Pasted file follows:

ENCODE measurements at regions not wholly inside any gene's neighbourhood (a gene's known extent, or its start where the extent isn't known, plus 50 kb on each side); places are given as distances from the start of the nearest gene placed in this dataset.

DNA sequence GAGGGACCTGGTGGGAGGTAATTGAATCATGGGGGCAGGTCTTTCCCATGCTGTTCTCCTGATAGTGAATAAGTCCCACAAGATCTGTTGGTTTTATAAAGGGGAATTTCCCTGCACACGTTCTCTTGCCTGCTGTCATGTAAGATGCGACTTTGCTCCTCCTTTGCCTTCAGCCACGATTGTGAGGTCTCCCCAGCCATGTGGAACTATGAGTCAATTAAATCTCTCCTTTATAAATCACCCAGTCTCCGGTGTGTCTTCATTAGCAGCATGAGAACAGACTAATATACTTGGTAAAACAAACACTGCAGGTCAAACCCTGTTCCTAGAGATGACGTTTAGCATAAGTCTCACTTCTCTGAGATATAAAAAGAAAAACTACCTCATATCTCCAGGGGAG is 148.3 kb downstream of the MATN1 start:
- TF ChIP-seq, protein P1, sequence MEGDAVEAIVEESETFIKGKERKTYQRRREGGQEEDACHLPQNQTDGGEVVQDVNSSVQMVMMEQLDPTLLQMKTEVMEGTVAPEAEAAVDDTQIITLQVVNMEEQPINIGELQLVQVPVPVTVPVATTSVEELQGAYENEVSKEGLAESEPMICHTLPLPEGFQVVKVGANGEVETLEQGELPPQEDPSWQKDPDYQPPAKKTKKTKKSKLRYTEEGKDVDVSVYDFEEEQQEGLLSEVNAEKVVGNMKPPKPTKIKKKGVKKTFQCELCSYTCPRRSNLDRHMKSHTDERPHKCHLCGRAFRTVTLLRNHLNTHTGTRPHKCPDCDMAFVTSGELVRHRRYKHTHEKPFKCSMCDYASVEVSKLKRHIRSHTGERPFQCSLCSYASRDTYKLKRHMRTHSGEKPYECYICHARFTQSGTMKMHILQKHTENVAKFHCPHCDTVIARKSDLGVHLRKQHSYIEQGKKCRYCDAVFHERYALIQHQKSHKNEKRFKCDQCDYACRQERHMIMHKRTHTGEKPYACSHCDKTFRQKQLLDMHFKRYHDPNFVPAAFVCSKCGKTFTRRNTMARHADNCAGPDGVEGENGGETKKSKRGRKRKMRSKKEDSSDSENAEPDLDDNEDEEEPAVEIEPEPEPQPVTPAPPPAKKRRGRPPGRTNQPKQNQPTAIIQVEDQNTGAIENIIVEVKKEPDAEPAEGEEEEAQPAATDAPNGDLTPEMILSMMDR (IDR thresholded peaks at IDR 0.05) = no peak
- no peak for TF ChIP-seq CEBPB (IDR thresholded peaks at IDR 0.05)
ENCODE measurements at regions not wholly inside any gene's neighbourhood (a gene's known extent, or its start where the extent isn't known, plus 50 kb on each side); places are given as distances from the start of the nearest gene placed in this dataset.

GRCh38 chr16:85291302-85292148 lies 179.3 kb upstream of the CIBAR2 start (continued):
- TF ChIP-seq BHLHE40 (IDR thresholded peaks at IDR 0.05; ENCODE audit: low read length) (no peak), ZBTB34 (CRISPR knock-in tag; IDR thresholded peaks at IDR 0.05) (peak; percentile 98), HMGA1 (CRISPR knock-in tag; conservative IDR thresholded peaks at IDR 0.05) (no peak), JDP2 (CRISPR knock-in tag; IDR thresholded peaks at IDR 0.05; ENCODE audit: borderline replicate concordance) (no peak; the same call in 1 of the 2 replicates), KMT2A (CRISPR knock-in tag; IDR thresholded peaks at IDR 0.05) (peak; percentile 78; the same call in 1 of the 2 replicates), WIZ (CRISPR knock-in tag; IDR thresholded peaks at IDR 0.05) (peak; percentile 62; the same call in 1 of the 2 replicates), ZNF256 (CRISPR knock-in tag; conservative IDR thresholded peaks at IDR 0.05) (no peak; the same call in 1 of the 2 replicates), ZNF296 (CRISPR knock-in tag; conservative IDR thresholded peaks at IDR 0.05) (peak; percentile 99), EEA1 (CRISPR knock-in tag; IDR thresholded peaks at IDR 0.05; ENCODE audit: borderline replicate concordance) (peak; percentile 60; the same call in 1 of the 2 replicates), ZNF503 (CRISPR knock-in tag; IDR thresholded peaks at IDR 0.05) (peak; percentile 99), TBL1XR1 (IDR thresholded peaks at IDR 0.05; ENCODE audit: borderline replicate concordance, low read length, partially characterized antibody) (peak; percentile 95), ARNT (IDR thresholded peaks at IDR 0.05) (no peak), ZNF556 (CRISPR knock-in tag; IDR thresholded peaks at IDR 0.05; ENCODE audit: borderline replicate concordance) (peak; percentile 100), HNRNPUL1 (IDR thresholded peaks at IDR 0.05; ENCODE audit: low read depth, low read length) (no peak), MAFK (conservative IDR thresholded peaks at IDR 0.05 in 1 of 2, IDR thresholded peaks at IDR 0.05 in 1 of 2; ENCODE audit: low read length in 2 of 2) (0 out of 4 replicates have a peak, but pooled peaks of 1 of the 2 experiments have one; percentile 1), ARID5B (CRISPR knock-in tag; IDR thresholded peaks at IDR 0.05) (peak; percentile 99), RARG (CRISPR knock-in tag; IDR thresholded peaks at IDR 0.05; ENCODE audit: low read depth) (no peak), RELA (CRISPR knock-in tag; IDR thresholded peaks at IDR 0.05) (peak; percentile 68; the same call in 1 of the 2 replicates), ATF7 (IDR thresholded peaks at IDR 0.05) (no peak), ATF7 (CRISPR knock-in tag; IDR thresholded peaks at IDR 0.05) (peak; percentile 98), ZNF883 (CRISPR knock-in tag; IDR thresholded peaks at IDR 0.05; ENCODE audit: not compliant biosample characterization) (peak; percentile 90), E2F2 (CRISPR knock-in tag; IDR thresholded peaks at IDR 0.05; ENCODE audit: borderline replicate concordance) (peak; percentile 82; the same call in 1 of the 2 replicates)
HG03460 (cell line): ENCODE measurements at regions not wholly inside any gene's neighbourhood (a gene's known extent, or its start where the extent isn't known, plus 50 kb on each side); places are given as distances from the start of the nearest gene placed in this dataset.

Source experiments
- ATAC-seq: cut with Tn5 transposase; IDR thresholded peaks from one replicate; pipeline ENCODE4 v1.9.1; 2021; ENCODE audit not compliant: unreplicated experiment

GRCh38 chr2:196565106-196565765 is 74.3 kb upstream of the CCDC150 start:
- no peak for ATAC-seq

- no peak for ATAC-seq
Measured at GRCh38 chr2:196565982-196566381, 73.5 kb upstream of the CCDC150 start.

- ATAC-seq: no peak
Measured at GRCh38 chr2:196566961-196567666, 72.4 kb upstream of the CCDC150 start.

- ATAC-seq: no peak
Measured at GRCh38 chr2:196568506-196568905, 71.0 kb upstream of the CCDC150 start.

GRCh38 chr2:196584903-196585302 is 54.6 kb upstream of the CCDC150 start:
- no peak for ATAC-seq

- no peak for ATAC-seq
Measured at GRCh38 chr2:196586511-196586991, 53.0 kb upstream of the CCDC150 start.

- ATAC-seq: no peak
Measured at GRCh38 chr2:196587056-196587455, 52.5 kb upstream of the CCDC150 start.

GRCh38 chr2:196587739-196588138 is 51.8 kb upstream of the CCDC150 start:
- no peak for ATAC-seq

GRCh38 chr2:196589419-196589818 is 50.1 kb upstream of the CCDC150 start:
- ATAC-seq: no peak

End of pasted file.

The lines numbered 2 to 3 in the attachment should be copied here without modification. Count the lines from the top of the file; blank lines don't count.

DNA sequence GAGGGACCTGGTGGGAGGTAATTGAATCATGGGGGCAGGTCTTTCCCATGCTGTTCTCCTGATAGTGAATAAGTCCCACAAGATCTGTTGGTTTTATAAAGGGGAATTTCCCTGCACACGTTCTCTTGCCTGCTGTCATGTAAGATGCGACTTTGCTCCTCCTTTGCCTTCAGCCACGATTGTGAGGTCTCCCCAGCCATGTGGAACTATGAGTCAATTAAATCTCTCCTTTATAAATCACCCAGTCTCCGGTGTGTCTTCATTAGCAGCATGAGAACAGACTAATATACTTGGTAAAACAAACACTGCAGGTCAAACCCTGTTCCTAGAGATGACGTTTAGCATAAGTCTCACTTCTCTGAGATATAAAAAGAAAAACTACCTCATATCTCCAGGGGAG is 148.3 kb downstream of the MATN1 start:
- TF ChIP-seq, protein P1, sequence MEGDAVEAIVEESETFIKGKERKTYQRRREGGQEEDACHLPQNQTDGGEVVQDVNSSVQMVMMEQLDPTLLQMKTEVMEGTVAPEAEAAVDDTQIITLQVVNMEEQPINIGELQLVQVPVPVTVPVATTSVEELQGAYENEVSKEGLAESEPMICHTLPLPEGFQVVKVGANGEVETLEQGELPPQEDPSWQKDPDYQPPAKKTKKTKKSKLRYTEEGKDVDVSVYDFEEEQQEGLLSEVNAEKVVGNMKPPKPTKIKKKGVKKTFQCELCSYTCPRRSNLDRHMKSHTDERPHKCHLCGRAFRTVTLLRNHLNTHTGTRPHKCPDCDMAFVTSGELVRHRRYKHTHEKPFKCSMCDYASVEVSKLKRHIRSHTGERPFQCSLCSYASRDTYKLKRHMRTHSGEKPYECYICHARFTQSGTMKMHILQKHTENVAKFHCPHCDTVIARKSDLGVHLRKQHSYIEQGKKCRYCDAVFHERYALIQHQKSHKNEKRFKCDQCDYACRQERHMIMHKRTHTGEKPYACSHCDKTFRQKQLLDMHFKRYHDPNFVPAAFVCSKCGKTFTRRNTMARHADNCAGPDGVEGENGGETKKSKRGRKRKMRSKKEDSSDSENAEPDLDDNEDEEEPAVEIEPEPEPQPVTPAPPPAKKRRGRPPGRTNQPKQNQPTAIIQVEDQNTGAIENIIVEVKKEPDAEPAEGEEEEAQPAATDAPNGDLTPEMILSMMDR (IDR thresholded peaks at IDR 0.05) = no peak